Posted on Jun 26th 2012 09:21 pm
FIRE! with OREN AMBARCHI
In The Mouth – A Hand
Rune Grammofon 2012
04 Tracks. 68mins37secs
A few weeks after the release of their collaborative effort with Jim O’Rourke, Swedish power trio Fire! (Mats Gustafsson, Johan Berthling and Andreas Werlin) teamed up with Australian experimental guitarist Oren Ambarchi for a short run of UK dates. Recorded in London following two nights at the Vortex, In The Mouth – A Hand capitalises on the quartet’s live performances by attempting to capture the raw energy infusing their blend of free jazz, rock and kosmische.
Like O’Rourke before him, Ambarchi assumes full membership alongside the trio’s core players and drizzles guitar textures throughout this entire record, whether it is with short incisive stabs planted in between Gustafsson and the rhythmic section of Berthling and Werlin (A Man Who Might Have Been Screaming), saturated drones, as on the hypnotic And The Stories Will Flood Your Satisfaction (With Terror) or corrosive shrieks, sounding strangely akin to a circular saw on He Wants To Sleep In A Dream (The Keeps In His Head). Ambarchi’s contribution adds a strong element of grit to the trio’s incendiary effusion, often placing himself in contrasting position to Gustafsson.
The album’s opening piece, A Man Who Might Have Been Screaming, initially finds Gustafsson in somewhat subdued mood as Berthling and Werlin work up a delicate rhythmic motif, but it doesn’t take long for Gustafsson to launch into more visceral phrases. With Berthling and Werlin increasingly building pressure, Ambarchi takes up position opposite Gustafsson, and as the sax pulls out, delivers a barrage of distorted noise, its erratic progression accentuating the abstract feel of the piece. The sax makes a stern return in the dying moment of the piece, as if Gustafsson was keen to regain the ground conceded to the guitarist earlier.
Things heat up considerably on And The Stories Will Flood… as the sax is supplemented with Rhodes and organ. Ambarchi is found towards the back for some time, wrapping steady and constant guitar textures around the rhythmic section. Just before the half way mark of this epic twenty-three and a half minute behemoth, the hypnotic grooves suddenly pulls out, leaving Ambarchi to fill the space. The bass continues to pulsate in the background, but even that slowly steps back. When the sax comes in once more, the landscape is much more chaotic and distorted, the tension almost unbearable. Eventually, the quartet reign in the flow of energy, reducing it to almost nothing for the last couple of minutes.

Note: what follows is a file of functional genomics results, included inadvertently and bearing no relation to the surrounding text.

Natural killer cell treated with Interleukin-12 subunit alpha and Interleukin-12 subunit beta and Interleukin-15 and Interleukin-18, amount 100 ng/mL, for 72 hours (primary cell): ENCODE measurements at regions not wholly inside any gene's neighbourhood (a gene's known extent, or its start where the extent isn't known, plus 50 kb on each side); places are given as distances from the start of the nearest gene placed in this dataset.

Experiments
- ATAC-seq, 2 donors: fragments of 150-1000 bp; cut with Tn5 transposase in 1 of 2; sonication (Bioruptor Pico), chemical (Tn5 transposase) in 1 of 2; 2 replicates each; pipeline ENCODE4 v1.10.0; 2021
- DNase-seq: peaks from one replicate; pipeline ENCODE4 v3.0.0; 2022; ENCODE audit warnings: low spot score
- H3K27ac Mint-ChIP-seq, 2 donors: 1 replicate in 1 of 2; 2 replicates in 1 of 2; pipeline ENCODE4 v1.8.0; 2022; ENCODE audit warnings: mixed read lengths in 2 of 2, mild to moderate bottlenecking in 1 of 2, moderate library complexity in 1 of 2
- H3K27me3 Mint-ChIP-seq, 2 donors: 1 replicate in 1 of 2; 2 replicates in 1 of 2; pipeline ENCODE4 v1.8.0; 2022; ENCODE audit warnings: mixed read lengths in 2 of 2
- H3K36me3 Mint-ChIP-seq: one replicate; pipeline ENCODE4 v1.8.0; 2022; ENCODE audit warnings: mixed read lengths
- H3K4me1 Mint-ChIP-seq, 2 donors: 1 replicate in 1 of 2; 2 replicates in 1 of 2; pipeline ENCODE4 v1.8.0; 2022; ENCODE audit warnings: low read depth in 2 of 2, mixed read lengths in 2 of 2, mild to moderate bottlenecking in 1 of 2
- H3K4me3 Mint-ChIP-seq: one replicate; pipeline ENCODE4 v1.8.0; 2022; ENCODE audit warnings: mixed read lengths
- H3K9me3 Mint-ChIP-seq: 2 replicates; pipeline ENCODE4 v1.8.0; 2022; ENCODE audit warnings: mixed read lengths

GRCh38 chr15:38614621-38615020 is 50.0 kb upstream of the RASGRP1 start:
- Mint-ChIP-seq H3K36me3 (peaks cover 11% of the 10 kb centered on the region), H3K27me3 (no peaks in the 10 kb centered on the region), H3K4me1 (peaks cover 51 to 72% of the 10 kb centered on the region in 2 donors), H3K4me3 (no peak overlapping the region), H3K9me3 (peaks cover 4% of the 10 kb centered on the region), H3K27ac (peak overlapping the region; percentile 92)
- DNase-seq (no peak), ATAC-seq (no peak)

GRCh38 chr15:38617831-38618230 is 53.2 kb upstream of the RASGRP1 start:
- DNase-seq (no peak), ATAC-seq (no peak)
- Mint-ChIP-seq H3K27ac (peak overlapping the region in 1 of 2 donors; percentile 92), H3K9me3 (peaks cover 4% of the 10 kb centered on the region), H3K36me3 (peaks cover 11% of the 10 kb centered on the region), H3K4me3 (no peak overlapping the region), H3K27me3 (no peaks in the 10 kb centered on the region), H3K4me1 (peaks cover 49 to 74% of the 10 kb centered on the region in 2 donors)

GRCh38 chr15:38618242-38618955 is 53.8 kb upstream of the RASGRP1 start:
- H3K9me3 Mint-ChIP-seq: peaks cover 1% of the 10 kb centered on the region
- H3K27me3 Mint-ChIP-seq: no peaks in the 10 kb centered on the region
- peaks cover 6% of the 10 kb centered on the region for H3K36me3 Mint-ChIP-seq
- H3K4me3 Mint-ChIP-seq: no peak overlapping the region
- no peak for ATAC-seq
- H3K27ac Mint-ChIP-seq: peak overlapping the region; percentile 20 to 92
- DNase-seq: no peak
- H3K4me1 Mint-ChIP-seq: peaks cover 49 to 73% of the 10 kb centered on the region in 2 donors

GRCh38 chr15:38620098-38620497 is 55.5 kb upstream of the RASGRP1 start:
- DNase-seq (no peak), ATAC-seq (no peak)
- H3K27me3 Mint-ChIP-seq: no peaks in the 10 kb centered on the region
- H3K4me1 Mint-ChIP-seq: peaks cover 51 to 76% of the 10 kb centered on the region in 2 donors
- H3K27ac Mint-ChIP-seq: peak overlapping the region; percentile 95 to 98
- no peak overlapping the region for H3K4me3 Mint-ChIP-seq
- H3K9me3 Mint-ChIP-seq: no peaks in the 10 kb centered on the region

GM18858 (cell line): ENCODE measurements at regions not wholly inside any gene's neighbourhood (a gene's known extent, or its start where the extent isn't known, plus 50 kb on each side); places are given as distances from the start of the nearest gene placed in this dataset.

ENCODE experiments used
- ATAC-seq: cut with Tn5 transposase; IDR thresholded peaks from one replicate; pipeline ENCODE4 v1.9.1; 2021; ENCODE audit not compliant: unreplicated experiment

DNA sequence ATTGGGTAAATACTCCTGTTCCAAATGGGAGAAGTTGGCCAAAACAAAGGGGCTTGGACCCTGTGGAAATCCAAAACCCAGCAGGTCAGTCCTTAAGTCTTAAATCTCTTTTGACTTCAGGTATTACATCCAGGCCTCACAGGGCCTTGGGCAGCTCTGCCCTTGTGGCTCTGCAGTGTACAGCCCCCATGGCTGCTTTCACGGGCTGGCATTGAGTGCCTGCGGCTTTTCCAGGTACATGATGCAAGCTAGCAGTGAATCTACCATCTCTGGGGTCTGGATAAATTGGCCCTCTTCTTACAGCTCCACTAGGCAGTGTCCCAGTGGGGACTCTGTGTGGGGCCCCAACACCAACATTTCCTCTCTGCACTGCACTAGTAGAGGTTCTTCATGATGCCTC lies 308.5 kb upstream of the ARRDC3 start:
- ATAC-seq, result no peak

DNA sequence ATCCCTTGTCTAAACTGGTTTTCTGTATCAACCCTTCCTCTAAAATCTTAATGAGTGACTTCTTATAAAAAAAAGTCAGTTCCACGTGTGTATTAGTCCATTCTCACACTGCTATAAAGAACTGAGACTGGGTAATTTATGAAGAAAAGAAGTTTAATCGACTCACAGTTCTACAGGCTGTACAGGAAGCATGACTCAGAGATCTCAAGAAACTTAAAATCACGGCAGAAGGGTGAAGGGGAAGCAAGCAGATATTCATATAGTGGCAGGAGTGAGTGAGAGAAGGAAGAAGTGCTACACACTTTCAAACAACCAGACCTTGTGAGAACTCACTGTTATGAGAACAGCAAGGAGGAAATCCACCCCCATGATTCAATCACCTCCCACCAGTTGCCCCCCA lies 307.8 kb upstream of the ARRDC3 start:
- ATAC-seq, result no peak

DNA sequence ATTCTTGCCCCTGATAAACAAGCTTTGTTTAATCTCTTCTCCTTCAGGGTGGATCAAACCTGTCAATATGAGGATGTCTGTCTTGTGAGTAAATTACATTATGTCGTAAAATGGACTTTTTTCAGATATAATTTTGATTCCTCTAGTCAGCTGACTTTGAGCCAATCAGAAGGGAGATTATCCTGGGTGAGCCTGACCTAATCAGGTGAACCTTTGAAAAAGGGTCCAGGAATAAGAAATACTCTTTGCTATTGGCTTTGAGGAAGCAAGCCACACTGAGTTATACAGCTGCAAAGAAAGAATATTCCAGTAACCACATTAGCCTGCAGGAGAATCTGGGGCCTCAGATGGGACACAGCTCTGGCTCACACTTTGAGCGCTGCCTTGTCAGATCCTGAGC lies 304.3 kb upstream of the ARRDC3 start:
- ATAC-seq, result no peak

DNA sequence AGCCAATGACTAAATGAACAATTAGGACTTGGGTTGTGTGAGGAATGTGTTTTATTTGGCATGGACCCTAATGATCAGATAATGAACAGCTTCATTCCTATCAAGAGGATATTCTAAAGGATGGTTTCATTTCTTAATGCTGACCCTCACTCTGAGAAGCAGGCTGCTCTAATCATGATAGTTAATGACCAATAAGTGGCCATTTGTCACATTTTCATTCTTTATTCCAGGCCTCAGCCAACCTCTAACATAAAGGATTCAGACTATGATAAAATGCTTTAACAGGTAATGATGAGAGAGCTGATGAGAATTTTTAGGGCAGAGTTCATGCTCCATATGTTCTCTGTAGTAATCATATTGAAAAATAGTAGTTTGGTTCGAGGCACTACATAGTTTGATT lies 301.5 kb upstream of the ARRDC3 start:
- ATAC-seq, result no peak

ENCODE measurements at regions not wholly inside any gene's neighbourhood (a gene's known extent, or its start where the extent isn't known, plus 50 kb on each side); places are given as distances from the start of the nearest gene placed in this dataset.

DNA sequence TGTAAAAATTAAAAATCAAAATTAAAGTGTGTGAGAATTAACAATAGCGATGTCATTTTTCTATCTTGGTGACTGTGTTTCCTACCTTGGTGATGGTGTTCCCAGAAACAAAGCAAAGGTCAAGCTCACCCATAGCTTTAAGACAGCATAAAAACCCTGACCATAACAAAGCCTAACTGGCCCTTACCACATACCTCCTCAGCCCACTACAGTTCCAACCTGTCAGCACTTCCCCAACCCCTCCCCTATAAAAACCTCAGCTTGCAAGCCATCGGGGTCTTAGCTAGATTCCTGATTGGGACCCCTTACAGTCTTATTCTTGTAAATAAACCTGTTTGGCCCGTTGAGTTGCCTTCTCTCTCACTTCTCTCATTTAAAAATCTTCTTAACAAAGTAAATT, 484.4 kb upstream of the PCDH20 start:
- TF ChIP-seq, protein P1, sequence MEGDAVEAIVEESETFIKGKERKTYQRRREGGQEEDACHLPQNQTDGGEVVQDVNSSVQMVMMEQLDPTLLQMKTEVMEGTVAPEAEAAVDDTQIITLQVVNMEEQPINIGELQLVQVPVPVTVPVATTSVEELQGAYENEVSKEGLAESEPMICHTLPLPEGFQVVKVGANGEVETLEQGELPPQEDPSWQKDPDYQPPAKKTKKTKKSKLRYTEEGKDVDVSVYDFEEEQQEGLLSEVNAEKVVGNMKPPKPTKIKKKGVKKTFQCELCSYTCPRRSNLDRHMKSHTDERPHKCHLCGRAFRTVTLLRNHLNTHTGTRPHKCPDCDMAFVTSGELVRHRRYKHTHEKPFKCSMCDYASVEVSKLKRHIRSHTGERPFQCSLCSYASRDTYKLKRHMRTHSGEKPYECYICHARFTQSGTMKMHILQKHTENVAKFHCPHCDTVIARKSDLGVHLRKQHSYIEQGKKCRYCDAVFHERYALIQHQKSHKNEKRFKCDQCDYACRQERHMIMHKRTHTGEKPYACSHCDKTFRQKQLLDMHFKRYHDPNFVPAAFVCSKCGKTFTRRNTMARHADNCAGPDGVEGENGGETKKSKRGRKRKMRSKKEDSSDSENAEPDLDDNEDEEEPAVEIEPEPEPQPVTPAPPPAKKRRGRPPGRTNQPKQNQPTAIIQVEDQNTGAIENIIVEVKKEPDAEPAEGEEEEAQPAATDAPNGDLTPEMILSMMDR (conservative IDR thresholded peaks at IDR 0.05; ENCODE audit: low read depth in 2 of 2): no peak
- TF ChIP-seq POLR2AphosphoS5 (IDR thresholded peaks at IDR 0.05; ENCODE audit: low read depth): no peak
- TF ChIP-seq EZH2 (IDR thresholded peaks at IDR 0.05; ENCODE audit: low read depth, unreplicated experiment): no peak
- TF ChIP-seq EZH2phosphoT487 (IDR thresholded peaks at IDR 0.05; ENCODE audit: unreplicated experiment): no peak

He Wants To Sleeps… is firmly set on kosmische territories, Berthling and Werlin once again driving a hypnotic groove over which Gustafsson, having swapped sax for Rhodes and electronics, pushes a series of semi-dissonant chords to the fore. Later on, Ambarchi deploys a particular abrasive set of heavily distorted guitar noises, which become progressively more grainy and take on a different aspect as the piece progresses, until it becomes difficult to distinguish between sonic sources.
The album concludes, on CD at least, with the much more ethereal and moody I Am Sucking For A Bruise (the LP features a piece entitled Possibly She Was One, Or Had Been One Before instead). By far the shortest piece here, it shows the quartet exploring a different space altogether. Here, everything is kept well under wrap; lively effusions are all but gone, replaced by sombre electronics and a circling buzz, fuelled as much by Berthling’s droning bass as by Ambarchi’s equally static guitar.
Fire! Impressed a lot when they were joined by Oren Ambarchi last year, and this album is a stark reminder of why. Although Ambarchi is only a visiting party here, his contribution is extremely pertinent. They may have had only performed three times together before recording this album, but there is a feeling of symbiosis between the band and the guitarist which, like with their collaboration with Jim O’Rourke before, gives them an extra dimension well worth investigating.